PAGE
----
Accessible Headings: Web Accessibility Tutorial, Episode 1

This post is a summary of our video: Accessible Headings: Web Accessibility Tutorial, Episode 1.

Welcome to the first entry in our blog series, where we will be sharing straightforward tips to enhance the accessibility of your web content.

This blog focuses on the role of headings, exploring effective usage and best practices in heading accessibility.

When browsing a website, sighted users will often scan a page for headings - prominent, bold text that serves as labels for different content sections. This allows them to build up a simple outline of a page's content. We can think of headings as navigational signposts, guiding users through the content structure of a webpage.

For screen reader users, while they may not get the same visual representation of the headings, we can still convey the same outline of the content by using semantic heading elements and the correct heading levels. This enables screen reader users to access built-in keyboard shortcuts that allow them to do things like jump to the next heading, or listen to a list of all the headings on a page and jump to a specific one.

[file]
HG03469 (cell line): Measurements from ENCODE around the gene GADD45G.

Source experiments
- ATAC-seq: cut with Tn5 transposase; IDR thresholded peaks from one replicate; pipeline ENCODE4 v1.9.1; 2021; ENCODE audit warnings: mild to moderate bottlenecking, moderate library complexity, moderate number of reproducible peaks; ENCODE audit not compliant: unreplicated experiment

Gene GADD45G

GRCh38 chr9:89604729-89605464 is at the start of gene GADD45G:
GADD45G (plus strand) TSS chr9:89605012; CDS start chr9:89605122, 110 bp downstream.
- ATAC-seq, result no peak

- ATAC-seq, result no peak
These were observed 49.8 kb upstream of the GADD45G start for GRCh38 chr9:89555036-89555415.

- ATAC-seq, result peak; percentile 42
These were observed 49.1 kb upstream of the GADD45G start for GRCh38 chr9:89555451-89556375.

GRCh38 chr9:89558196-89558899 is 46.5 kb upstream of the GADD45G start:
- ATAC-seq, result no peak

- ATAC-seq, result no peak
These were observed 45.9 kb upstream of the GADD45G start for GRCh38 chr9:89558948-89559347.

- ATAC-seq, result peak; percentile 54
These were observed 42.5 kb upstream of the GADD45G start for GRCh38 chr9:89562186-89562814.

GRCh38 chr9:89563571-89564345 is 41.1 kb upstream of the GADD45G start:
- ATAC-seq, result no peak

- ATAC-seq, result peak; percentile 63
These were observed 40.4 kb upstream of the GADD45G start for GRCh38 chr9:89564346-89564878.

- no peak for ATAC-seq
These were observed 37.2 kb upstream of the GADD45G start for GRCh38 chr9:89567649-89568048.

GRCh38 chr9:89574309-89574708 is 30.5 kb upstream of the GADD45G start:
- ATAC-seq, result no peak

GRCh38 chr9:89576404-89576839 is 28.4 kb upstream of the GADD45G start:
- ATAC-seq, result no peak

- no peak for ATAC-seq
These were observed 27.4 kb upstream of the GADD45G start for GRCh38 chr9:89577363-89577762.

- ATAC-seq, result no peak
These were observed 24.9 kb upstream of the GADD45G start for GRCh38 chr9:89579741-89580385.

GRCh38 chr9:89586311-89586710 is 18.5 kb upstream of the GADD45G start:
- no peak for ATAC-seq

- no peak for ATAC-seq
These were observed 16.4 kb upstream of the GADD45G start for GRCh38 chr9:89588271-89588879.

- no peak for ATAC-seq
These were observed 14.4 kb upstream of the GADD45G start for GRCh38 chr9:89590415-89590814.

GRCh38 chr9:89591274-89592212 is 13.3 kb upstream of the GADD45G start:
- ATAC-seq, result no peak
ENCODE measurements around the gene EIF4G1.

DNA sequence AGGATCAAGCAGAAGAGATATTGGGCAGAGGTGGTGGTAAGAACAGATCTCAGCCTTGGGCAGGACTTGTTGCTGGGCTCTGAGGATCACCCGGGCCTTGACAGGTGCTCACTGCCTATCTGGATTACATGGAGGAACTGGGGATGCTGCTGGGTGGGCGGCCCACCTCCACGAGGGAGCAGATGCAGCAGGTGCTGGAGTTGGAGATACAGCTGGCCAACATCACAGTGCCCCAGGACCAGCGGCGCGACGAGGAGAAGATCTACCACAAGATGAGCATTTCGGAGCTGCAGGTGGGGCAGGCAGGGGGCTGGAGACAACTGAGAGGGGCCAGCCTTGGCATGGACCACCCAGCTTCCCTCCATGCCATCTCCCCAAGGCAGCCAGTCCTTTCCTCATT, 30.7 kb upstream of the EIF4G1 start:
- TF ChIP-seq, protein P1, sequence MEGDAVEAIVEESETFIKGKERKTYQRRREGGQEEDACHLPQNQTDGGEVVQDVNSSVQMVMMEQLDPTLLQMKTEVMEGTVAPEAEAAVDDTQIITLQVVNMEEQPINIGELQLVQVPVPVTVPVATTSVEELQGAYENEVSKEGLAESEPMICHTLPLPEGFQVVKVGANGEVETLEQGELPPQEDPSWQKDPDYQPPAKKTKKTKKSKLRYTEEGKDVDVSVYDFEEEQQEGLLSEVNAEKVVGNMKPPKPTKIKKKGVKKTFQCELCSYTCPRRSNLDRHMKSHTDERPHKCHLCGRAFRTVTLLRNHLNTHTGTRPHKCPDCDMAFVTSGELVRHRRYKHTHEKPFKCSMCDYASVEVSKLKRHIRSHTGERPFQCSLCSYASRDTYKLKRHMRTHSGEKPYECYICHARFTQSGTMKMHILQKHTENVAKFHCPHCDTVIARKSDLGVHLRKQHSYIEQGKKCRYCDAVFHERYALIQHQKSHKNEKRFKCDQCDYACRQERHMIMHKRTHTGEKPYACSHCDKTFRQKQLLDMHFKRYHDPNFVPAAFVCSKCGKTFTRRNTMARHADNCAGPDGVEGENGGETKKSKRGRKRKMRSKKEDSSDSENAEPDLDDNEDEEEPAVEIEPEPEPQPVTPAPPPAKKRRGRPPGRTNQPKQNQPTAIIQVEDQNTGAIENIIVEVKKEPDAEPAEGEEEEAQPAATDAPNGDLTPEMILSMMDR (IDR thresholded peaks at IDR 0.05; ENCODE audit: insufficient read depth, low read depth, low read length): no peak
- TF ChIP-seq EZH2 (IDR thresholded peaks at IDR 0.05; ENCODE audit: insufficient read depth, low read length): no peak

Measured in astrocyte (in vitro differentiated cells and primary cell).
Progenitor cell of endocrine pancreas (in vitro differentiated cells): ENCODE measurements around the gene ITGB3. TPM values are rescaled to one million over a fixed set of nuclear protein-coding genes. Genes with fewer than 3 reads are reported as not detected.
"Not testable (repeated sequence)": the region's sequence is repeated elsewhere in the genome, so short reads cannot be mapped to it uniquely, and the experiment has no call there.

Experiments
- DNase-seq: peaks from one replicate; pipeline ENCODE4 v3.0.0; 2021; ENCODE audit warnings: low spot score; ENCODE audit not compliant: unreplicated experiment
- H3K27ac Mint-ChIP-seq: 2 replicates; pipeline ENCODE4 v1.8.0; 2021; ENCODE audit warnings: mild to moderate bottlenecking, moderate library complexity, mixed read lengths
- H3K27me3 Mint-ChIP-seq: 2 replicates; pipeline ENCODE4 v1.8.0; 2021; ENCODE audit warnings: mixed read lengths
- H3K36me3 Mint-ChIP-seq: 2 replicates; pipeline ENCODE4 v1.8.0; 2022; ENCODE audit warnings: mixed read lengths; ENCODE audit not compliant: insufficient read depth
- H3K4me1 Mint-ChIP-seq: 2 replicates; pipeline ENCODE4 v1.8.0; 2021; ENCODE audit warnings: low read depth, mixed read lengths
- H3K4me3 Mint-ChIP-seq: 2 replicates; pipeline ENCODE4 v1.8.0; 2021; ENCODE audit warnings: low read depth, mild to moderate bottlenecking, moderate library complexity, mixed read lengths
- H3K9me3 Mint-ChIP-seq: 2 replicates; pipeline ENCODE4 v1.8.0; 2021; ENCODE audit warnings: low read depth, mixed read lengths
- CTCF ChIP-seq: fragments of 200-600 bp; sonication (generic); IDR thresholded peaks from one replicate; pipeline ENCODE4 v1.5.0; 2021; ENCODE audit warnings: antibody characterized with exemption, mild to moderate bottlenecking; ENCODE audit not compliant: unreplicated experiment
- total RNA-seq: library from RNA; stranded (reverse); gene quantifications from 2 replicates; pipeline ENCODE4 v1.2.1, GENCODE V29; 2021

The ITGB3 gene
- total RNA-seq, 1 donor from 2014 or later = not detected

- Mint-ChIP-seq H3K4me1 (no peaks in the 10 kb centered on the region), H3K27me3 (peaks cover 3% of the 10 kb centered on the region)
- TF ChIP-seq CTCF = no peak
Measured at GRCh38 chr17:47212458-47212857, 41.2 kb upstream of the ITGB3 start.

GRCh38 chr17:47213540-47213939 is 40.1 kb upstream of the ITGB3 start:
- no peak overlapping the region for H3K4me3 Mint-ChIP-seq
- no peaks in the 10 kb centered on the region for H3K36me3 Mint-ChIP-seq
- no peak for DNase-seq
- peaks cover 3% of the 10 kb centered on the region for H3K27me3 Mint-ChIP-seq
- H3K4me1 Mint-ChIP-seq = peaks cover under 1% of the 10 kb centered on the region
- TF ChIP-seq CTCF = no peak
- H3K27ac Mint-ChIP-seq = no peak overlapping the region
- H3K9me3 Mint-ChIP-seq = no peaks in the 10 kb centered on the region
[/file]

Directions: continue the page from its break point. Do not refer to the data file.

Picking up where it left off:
Heading do's and don'ts

Use correct heading levels

Ensure that your content utilises the appropriate heading levels (H1, H2, H3, etc.) in a logical order. H1 is reserved for the main heading, and ideally should only be used once per page, providing a clear topic or purpose for the page.

Avoid skipping heading levels

Maintaining a consistent hierarchy is crucial. Skipping heading levels or choosing them based on appearance can create confusion for screen reader users, disrupting the intended flow of content.

Write clear and informative headings

Write headings that are concise, informative, and easy to understand. Avoid unnecessarily long or wordy titles, or repetitive content, opting for clarity instead.

Front load key information

Consider placing essential information at the start of headings. 

Don’t use fake headings

Resist the temptation to create fake headings by altering text appearance without using proper heading elements. Fake headings don’t have the semantic meaning crucial for screen reader users.


In conclusion, use the right heading level for each content section, select proper headings from the text editor's options, keep headings clear and informative. Front-load key information. Avoid fake headings and never skip heading levels and by adhering to these best practices, you not only enhance accessibility for all users but also contribute to a positive online experience.

(Watch the full video below)

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